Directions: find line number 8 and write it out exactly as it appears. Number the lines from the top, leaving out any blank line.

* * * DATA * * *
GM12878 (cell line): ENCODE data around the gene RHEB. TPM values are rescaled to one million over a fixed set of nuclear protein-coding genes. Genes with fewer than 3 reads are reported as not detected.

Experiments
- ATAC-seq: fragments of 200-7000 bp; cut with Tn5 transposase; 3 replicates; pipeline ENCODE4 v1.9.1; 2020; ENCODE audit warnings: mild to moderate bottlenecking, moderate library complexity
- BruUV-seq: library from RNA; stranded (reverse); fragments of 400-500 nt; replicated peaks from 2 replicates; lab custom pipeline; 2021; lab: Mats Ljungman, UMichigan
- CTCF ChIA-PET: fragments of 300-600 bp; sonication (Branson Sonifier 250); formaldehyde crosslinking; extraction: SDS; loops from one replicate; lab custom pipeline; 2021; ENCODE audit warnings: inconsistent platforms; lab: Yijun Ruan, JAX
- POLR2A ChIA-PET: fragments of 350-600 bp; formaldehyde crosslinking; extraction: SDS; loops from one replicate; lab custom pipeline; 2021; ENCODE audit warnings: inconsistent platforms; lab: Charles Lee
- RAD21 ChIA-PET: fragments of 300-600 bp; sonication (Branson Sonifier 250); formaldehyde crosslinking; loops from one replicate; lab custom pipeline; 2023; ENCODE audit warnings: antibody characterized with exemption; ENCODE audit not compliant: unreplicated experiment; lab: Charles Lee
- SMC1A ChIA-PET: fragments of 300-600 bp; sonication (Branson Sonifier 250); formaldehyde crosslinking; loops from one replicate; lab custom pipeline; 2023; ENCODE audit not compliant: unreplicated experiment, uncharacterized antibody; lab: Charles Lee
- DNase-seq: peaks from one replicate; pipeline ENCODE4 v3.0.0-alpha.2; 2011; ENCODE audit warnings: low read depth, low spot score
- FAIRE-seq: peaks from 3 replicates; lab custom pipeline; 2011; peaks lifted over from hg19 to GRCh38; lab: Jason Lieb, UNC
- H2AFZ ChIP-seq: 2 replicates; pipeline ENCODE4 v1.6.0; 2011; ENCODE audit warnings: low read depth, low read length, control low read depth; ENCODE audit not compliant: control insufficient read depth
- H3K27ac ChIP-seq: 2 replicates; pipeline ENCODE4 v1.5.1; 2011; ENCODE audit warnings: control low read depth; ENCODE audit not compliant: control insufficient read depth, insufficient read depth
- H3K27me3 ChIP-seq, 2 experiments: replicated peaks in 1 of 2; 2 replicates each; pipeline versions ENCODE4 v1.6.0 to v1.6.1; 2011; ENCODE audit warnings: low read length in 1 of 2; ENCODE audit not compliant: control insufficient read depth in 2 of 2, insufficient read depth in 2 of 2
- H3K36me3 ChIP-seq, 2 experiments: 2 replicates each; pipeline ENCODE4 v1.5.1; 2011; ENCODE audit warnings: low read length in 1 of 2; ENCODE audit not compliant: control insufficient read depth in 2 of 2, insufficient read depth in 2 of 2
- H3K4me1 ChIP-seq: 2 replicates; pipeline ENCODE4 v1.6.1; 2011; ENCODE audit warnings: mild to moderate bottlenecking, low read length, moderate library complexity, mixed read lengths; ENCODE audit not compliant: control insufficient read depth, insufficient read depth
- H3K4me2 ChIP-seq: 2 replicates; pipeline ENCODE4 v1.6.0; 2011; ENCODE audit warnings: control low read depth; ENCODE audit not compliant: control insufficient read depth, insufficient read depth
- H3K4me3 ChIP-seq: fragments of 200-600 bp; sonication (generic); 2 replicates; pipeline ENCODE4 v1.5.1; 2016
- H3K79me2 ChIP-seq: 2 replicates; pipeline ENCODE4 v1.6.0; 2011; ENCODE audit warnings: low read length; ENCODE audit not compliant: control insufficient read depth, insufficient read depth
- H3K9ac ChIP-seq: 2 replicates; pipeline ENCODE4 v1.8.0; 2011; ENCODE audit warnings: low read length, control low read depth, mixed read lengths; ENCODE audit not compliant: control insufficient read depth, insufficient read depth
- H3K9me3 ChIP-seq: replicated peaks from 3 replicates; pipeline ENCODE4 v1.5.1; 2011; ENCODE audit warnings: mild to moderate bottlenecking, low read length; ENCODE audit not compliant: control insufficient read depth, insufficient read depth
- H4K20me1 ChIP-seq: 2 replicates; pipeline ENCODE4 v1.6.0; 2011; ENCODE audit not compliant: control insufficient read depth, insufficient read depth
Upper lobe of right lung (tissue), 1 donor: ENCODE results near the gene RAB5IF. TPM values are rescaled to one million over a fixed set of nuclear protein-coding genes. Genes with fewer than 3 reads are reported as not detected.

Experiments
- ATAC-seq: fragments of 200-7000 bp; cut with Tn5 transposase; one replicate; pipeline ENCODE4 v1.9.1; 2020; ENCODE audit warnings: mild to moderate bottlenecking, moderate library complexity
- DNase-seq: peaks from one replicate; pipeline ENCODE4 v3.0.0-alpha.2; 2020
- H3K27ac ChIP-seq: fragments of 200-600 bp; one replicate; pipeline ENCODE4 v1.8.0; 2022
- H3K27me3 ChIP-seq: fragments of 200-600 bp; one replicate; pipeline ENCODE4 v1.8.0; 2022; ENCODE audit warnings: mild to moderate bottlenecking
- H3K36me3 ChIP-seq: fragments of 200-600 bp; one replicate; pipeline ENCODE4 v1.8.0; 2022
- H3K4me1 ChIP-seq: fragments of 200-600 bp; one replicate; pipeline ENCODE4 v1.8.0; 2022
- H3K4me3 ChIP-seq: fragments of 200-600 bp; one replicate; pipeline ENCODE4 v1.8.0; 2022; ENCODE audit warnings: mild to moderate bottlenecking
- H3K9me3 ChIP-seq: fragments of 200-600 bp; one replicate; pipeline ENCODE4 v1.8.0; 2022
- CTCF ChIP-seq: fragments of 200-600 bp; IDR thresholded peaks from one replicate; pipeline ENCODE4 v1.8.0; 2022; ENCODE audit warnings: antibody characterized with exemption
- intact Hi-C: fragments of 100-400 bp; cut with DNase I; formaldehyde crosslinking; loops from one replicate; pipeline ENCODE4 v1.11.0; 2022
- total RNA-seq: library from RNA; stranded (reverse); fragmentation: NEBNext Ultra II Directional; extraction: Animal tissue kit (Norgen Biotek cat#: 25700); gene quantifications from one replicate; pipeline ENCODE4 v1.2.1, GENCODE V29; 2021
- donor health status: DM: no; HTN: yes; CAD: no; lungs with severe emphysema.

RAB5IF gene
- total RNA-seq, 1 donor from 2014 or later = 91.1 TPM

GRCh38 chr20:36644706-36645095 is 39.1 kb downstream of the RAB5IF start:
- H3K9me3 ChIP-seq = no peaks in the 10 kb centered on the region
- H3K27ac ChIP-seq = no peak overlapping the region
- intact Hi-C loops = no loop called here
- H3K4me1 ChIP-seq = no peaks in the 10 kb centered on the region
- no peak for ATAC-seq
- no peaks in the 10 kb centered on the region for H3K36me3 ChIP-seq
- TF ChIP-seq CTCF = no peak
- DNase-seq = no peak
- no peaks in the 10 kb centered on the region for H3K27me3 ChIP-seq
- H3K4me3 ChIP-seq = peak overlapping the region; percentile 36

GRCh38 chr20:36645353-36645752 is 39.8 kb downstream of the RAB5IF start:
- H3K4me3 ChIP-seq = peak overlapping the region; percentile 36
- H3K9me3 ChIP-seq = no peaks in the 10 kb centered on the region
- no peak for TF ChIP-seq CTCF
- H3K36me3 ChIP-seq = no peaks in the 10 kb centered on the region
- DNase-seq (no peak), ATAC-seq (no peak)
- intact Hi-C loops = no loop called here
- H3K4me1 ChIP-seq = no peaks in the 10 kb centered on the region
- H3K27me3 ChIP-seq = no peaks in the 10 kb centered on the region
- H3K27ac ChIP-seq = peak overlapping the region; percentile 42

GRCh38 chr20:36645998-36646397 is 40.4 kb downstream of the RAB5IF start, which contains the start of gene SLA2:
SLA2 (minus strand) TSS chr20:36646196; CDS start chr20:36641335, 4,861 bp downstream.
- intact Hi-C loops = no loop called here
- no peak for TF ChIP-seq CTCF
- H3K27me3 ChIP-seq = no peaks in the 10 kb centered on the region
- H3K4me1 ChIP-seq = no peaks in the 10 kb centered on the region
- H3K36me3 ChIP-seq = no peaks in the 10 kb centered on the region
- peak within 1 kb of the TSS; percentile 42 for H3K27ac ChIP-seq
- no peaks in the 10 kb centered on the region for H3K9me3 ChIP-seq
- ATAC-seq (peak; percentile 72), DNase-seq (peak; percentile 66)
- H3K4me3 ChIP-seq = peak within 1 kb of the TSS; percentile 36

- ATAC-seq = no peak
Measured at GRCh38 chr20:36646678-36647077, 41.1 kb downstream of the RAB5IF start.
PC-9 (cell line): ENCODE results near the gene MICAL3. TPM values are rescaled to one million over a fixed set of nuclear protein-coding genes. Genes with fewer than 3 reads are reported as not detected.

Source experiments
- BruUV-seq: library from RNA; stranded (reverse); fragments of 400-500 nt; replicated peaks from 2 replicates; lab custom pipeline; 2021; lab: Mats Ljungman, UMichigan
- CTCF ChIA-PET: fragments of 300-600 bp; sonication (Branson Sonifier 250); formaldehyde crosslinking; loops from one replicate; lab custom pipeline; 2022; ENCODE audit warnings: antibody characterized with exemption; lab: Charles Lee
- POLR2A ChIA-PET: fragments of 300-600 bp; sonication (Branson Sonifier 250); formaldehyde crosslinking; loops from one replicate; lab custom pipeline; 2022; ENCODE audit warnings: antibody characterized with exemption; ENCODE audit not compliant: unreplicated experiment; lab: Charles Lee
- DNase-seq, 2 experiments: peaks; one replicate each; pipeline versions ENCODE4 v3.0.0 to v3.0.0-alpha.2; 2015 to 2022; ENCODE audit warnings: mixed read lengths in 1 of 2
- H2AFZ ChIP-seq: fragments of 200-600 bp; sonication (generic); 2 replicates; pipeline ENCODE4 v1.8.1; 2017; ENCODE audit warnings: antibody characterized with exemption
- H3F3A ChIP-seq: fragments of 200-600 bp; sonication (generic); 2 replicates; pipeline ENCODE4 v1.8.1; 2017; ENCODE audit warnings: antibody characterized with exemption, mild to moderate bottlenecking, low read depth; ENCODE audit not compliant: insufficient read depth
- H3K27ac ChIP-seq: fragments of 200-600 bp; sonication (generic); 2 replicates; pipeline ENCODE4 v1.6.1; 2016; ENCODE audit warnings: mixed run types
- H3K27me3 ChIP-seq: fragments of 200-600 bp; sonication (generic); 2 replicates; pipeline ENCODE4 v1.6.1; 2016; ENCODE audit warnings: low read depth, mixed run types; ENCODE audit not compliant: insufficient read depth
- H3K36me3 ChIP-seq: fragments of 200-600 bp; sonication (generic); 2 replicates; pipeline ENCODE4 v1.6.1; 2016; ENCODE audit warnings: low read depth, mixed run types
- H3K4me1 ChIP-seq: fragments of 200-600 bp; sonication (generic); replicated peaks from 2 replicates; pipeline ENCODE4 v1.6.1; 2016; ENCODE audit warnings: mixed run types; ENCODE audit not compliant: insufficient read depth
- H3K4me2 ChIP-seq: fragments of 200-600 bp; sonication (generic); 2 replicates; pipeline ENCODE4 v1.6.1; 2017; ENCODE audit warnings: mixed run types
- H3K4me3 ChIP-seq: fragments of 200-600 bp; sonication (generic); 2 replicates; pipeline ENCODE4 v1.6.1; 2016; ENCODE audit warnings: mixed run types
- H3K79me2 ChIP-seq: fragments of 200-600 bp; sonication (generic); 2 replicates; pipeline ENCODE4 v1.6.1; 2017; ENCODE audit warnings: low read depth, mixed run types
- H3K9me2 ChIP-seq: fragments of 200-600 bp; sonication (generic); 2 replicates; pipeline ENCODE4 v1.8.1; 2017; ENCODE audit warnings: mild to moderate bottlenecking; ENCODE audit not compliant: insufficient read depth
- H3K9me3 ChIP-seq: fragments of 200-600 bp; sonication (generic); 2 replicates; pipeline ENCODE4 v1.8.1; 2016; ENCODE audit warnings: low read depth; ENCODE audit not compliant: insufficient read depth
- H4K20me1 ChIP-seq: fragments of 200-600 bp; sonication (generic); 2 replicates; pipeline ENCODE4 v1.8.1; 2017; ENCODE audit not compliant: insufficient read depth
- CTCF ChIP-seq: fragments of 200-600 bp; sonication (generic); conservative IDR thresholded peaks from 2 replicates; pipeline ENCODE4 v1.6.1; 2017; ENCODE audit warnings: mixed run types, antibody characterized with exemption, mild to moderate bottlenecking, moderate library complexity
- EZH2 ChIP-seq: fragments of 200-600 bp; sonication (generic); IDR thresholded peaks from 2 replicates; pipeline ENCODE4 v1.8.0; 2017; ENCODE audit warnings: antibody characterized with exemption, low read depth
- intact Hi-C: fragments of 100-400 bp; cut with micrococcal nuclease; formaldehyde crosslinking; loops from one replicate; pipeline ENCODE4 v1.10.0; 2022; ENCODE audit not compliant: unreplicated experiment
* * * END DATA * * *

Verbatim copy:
- SMC1A ChIA-PET: fragments of 300-600 bp; sonication (Branson Sonifier 250); formaldehyde crosslinking; loops from one replicate; lab custom pipeline; 2023; ENCODE audit not compliant: unreplicated experiment, uncharacterized antibody; lab: Charles Lee